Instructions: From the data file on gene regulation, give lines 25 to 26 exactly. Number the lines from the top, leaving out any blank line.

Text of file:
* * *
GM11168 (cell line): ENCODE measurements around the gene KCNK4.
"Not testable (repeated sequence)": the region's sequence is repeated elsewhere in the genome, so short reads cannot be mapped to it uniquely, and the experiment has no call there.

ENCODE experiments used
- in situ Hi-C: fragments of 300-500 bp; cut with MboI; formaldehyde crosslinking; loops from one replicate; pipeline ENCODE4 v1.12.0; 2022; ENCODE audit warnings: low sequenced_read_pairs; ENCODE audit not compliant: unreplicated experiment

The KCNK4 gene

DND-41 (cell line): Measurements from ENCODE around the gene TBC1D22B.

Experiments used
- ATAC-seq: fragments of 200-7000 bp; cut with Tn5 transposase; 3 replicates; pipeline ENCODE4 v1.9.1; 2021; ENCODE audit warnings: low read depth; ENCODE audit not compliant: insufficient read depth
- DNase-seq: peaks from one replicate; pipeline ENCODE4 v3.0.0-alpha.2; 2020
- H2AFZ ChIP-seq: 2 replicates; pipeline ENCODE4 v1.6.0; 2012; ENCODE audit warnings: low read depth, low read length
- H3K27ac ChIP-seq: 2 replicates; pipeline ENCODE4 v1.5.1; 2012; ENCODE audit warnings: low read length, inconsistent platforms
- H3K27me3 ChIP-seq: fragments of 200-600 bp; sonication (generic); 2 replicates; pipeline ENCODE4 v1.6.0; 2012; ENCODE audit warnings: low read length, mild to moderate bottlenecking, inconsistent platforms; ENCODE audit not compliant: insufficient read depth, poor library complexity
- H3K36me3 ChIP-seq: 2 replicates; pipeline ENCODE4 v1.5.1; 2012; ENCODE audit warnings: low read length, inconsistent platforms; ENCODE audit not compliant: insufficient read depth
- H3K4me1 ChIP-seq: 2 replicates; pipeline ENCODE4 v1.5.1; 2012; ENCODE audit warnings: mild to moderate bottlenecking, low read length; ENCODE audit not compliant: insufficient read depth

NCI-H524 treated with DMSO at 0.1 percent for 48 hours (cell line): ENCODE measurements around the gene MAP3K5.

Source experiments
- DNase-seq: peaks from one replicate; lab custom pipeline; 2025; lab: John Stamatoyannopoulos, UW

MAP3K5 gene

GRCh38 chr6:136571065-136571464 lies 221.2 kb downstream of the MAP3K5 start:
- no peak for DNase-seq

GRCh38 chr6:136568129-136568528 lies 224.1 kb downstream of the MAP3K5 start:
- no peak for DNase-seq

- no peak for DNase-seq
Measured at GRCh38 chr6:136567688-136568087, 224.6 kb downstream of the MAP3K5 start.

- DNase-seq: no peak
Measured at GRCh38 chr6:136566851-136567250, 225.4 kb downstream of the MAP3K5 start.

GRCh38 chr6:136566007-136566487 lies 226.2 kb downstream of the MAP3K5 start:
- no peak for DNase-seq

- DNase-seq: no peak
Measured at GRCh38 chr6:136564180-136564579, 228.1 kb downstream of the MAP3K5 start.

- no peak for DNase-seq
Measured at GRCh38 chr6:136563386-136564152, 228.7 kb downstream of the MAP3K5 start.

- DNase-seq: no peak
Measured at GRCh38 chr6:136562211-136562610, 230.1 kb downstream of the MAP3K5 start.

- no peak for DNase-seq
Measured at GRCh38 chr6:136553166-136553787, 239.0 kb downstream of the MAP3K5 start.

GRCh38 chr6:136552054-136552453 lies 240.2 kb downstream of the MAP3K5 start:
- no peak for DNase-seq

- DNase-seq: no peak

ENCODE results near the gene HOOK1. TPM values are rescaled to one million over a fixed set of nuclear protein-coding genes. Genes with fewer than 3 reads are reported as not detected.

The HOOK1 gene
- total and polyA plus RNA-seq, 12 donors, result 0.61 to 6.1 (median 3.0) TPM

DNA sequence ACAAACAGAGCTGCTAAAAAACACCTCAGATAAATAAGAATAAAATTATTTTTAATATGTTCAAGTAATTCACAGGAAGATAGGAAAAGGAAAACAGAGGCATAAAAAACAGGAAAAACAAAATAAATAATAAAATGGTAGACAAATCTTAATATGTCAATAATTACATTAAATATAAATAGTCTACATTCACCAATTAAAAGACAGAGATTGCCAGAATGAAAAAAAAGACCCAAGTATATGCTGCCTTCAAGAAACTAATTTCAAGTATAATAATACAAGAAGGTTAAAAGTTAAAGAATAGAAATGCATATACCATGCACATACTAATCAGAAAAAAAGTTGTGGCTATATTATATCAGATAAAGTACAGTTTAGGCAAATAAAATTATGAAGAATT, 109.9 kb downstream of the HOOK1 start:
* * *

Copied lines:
- DNase-seq: no peak
Measured at GRCh38 chr6:136566851-136567250, 225.4 kb downstream of the MAP3K5 start.